I had the good fortune of being able to walk to a presidential campaign rally yesterday when Barack Obama stopped at the train station for a half-hour speech. Around 3,000 people attended. An Associated Press reporter filed a story from the event. It was the biggest thing to happen in Downingtown since I moved here.
When you can see something directly and not have it filtered through the news media, you get a very different view of it. The news media adds story lines and follows conflicts that don’t necessarily really exist. They focus on dramatic moments and suspense. They do this with everything they cover. I suppose they have to — it’s the only way to turn the news into a high-energy, entertaining experience.
But what gets lost in the story, conflict, drama, and suspense is the work. Most of what you hear about is most fundamentally about a lot of work to be done by a lot of people. If you read it in the news, it can seem that problems are solved by arguing, waiting, and winning (or losing). But really, problems are solved by work.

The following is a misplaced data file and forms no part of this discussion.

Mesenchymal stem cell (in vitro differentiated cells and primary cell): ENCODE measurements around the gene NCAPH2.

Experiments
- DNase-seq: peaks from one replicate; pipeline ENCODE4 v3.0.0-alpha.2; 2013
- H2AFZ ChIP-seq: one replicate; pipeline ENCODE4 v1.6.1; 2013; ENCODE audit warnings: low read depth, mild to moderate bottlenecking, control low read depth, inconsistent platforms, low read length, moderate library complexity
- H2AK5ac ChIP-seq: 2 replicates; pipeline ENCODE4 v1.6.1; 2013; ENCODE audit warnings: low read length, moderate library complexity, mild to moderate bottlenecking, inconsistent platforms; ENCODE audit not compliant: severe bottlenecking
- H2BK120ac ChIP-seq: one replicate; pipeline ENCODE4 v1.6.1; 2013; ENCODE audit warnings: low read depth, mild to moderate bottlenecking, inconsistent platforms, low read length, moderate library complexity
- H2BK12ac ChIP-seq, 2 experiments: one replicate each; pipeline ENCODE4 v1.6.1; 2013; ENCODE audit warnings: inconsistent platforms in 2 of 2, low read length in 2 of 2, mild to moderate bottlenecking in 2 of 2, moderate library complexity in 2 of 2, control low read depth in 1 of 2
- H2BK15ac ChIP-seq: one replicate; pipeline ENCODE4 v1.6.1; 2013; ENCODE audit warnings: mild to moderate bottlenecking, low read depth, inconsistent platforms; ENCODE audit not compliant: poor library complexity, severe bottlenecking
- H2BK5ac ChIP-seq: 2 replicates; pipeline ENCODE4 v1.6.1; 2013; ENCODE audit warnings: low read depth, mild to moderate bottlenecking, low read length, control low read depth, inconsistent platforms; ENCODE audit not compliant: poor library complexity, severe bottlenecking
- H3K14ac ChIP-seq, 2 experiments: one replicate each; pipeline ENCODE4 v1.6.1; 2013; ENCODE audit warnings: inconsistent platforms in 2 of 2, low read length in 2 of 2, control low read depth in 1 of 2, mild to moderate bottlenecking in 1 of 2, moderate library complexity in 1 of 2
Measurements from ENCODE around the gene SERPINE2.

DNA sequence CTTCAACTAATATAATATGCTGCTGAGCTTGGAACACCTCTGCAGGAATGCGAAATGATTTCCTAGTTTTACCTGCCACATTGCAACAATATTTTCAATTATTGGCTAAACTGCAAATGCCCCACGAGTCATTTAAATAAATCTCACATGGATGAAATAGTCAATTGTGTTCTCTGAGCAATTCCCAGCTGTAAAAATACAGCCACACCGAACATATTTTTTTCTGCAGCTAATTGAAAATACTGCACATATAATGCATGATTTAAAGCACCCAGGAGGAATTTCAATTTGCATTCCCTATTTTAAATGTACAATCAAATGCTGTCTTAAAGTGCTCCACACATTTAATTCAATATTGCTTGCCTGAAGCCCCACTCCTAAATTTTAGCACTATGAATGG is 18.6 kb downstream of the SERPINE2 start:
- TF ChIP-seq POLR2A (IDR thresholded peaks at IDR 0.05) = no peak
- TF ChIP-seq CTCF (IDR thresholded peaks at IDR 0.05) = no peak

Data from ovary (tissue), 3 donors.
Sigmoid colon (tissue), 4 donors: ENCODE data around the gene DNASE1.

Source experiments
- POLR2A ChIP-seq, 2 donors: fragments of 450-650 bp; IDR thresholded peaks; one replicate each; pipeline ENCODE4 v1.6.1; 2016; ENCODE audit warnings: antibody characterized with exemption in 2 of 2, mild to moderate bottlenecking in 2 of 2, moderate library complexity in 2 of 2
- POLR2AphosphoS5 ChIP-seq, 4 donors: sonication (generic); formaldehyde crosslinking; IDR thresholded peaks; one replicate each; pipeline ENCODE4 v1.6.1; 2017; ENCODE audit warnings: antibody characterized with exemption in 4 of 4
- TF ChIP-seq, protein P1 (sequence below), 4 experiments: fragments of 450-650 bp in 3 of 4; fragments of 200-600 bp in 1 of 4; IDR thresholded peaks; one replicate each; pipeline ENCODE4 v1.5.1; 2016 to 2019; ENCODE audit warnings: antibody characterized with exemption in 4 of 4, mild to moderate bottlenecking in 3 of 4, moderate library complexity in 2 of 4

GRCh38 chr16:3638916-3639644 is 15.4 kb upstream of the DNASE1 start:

When Obama says he wants people to believe in America’s ability to solve problems and improve, he is really trying to get more people interested in the problems — interested enough that they might do some of the work that needs to be done and create part of the solution.
Ultimately, solving problems has more to do with work than with controversy, and this is a point that came across in Obama’s speech that you wouldn’t get by reading the political headlines at the end of the day.